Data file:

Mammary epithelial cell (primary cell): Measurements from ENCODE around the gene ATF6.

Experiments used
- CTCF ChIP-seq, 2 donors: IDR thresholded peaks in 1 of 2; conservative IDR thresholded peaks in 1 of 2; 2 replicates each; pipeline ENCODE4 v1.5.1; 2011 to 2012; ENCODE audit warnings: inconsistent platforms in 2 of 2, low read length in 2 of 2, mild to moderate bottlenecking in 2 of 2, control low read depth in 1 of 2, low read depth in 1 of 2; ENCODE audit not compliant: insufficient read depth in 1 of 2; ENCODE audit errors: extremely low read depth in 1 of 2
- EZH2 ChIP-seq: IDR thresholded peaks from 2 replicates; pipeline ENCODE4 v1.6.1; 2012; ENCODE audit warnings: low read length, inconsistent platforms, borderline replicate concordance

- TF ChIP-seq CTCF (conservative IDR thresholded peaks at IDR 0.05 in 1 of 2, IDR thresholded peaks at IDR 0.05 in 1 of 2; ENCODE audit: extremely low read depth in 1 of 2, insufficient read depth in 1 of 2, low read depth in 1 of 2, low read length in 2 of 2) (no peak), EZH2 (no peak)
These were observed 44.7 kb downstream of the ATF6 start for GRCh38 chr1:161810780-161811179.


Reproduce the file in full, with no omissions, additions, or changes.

Mammary epithelial cell (primary cell): Measurements from ENCODE around the gene ATF6.

Experiments used
- CTCF ChIP-seq, 2 donors: IDR thresholded peaks in 1 of 2; conservative IDR thresholded peaks in 1 of 2; 2 replicates each; pipeline ENCODE4 v1.5.1; 2011 to 2012; ENCODE audit warnings: inconsistent platforms in 2 of 2, low read length in 2 of 2, mild to moderate bottlenecking in 2 of 2, control low read depth in 1 of 2, low read depth in 1 of 2; ENCODE audit not compliant: insufficient read depth in 1 of 2; ENCODE audit errors: extremely low read depth in 1 of 2
- EZH2 ChIP-seq: IDR thresholded peaks from 2 replicates; pipeline ENCODE4 v1.6.1; 2012; ENCODE audit warnings: low read length, inconsistent platforms, borderline replicate concordance

- TF ChIP-seq CTCF (conservative IDR thresholded peaks at IDR 0.05 in 1 of 2, IDR thresholded peaks at IDR 0.05 in 1 of 2; ENCODE audit: extremely low read depth in 1 of 2, insufficient read depth in 1 of 2, low read depth in 1 of 2, low read length in 2 of 2) (no peak), EZH2 (no peak)
These were observed 44.7 kb downstream of the ATF6 start for GRCh38 chr1:161810780-161811179.